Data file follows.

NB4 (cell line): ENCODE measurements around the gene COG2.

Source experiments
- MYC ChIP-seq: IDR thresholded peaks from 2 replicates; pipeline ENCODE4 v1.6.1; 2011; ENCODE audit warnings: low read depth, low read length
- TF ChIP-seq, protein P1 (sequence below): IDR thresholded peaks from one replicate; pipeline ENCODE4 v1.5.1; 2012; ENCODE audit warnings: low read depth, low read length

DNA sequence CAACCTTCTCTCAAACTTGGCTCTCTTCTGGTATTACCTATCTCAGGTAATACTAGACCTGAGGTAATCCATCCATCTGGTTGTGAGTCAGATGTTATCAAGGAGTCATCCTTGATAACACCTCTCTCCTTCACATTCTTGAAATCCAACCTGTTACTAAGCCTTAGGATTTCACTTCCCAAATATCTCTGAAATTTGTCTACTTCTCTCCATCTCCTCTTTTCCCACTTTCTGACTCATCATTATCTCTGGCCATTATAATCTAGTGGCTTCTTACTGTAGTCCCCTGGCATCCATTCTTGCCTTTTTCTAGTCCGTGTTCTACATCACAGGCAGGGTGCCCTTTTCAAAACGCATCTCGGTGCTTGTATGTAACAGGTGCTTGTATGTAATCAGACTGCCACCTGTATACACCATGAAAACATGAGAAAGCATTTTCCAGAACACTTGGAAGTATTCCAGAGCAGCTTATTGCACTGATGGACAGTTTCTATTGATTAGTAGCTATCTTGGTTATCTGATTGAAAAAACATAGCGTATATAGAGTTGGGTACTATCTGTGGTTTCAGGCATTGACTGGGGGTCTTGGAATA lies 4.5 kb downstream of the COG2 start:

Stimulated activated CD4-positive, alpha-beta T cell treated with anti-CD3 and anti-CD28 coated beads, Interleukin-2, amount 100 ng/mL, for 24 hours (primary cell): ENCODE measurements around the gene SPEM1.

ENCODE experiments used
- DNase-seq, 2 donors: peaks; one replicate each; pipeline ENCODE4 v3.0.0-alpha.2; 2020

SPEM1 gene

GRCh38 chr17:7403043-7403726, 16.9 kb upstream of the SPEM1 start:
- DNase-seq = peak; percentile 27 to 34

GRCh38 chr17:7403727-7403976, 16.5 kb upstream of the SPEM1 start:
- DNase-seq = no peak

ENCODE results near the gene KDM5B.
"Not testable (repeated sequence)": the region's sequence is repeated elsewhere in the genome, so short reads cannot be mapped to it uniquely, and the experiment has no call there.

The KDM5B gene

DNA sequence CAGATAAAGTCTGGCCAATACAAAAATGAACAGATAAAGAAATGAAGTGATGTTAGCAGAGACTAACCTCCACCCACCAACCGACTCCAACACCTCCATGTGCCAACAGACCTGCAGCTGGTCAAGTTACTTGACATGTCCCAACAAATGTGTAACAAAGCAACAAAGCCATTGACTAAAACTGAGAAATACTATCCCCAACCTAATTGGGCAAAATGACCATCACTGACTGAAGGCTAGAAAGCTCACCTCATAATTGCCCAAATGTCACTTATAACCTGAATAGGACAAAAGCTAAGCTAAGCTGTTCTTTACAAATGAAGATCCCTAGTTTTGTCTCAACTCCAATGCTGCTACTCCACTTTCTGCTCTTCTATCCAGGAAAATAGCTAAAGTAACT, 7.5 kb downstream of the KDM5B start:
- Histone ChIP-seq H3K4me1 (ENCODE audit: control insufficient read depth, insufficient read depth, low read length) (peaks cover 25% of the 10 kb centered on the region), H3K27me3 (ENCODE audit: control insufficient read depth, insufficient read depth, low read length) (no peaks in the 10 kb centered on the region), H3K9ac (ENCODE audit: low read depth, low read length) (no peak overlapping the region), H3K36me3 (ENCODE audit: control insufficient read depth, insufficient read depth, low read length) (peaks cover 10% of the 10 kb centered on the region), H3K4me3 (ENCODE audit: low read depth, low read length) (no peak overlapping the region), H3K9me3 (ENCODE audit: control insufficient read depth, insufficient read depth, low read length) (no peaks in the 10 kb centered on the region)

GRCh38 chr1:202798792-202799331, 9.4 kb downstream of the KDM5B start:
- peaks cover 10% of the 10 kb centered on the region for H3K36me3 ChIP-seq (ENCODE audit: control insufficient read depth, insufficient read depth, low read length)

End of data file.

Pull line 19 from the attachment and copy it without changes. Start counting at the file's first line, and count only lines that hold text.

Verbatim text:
GRCh38 chr1:202798792-202799331, 9.4 kb downstream of the KDM5B start: